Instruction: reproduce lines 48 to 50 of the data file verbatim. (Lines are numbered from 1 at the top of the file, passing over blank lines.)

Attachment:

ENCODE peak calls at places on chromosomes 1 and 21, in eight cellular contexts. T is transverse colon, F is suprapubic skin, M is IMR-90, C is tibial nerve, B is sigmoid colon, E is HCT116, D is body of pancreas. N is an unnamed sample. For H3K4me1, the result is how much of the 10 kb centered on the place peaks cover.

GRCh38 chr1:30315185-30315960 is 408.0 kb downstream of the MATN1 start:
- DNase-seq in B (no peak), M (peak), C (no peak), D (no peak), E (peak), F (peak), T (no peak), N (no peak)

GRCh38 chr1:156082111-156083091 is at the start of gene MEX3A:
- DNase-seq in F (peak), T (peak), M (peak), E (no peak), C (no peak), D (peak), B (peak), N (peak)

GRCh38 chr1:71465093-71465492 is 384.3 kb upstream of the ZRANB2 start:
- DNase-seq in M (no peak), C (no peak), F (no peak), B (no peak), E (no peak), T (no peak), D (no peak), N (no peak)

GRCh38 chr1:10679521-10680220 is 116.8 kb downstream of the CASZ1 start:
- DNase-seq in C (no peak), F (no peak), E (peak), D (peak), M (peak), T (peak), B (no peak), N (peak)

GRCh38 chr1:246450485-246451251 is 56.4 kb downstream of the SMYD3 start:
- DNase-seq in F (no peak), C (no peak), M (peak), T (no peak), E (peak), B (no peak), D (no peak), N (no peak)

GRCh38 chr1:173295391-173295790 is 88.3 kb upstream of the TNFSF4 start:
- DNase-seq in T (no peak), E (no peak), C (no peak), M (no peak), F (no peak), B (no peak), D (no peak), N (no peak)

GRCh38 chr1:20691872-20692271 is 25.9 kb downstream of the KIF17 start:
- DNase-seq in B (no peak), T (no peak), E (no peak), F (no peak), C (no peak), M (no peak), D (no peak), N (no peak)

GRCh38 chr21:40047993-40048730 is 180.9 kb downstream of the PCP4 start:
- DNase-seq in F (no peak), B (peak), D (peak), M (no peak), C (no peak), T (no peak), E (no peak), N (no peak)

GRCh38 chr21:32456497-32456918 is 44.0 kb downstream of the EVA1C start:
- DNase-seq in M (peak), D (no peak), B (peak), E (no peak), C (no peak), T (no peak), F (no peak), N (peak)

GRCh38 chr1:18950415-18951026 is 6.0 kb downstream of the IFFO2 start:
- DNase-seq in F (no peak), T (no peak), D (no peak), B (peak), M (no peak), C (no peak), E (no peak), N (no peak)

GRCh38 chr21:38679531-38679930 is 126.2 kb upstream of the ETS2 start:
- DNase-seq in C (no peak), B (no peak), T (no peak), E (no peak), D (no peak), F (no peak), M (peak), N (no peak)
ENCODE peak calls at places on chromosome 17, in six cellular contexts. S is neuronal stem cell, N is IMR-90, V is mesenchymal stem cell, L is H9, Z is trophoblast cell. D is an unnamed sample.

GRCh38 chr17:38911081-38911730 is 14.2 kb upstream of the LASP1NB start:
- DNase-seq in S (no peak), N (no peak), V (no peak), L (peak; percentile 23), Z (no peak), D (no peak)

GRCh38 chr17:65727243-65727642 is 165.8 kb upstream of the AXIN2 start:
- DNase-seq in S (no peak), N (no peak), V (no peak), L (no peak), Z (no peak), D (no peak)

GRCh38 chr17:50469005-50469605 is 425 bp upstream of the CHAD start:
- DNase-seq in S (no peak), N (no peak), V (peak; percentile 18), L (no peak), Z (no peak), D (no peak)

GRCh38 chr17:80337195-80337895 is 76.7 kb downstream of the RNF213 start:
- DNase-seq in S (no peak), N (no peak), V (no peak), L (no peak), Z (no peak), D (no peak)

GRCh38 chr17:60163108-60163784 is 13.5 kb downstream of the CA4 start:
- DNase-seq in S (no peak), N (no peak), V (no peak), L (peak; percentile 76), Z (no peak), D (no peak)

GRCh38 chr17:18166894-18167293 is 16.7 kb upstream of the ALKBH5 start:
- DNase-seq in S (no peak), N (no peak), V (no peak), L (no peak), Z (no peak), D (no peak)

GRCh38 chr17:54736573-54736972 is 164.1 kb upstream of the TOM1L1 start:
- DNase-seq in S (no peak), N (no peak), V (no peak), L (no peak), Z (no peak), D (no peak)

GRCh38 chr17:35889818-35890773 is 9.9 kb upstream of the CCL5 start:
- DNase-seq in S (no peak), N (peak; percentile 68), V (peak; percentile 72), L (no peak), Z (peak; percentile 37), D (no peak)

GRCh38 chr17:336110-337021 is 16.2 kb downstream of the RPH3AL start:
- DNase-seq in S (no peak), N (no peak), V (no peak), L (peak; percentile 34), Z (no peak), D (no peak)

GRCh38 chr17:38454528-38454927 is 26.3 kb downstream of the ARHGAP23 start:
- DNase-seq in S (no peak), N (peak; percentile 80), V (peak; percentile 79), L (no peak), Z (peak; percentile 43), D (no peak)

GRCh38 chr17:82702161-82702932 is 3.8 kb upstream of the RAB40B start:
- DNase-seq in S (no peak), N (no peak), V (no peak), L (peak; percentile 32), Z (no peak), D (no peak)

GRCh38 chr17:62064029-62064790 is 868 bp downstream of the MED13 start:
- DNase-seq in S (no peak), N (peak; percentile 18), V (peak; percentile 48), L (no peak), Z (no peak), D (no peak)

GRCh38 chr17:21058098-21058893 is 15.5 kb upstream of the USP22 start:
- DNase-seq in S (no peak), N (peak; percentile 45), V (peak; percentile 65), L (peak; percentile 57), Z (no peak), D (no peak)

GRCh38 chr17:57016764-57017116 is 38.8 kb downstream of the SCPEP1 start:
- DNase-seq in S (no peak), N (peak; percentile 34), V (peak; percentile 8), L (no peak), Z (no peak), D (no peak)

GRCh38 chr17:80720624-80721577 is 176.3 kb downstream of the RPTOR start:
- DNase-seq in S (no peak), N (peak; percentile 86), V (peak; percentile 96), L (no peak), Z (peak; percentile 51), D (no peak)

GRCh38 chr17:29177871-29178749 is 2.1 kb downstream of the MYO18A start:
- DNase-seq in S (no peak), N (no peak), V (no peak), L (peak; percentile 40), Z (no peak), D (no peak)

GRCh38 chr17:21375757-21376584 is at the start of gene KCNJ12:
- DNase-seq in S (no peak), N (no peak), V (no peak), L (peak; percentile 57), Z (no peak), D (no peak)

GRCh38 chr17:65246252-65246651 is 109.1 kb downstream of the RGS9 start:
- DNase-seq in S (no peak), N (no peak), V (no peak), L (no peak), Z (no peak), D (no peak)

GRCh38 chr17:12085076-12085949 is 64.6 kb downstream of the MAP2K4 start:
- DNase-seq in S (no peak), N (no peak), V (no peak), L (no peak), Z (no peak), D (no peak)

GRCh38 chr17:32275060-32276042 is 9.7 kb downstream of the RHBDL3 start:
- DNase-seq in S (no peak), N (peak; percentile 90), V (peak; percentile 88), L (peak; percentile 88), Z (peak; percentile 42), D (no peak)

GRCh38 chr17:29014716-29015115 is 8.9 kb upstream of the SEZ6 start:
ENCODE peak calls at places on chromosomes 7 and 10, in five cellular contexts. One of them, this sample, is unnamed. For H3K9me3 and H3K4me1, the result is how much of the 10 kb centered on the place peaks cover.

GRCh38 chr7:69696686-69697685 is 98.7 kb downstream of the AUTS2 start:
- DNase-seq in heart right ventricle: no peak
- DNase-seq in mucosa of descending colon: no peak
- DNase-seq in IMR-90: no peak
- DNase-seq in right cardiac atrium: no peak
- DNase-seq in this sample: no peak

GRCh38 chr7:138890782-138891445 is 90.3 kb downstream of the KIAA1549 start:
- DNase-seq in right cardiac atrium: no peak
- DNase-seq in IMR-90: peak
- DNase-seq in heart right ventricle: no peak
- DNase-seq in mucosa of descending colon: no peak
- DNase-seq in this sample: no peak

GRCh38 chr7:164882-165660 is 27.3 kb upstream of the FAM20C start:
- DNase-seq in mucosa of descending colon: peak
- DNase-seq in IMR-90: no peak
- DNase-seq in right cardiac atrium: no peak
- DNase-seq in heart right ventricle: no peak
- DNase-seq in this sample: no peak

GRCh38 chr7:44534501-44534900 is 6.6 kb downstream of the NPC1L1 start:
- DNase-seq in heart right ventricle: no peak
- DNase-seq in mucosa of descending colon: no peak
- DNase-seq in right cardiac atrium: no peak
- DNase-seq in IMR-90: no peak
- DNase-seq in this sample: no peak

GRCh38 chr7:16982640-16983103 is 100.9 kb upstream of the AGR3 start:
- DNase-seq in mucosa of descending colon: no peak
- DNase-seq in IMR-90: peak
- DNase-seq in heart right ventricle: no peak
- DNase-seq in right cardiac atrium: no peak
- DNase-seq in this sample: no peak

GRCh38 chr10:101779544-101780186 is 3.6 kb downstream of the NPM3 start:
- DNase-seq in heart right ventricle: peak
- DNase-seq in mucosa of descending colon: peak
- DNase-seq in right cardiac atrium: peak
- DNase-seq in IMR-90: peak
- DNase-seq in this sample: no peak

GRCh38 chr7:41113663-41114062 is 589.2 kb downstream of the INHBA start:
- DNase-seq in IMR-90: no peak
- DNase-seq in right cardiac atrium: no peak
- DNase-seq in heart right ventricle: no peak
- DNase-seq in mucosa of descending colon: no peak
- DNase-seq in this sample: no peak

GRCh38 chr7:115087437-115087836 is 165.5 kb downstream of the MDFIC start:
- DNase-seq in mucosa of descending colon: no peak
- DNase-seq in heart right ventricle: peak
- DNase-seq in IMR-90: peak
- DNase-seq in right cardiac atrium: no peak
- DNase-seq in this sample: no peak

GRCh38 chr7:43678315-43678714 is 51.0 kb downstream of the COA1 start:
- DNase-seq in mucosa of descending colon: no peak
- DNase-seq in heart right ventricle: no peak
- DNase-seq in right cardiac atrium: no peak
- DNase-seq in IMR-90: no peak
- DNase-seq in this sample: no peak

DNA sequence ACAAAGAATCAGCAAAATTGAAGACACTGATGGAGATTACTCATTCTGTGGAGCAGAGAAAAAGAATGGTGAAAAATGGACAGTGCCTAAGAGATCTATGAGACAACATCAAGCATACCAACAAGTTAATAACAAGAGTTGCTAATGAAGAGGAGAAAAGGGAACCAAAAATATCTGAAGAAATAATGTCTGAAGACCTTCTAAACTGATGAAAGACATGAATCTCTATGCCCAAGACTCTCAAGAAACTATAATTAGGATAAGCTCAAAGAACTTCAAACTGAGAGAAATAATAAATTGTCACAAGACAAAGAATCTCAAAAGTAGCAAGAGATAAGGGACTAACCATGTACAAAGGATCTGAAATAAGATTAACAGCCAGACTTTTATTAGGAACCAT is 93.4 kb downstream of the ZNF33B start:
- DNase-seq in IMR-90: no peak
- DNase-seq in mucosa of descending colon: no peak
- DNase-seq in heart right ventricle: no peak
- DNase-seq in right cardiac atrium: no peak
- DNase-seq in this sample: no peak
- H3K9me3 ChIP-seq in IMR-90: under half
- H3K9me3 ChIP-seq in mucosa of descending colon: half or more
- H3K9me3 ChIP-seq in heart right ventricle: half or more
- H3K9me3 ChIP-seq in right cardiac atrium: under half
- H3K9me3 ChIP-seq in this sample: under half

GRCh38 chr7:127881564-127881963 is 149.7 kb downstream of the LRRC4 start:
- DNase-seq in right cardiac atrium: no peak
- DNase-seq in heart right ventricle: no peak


- DNase-seq in S (no peak), N (peak; percentile 18), V (peak; percentile 48), L (no peak), Z (no peak), D (no peak)

GRCh38 chr17:21058098-21058893 is 15.5 kb upstream of the USP22 start:
- DNase-seq in S (no peak), N (peak; percentile 45), V (peak; percentile 65), L (peak; percentile 57), Z (no peak), D (no peak)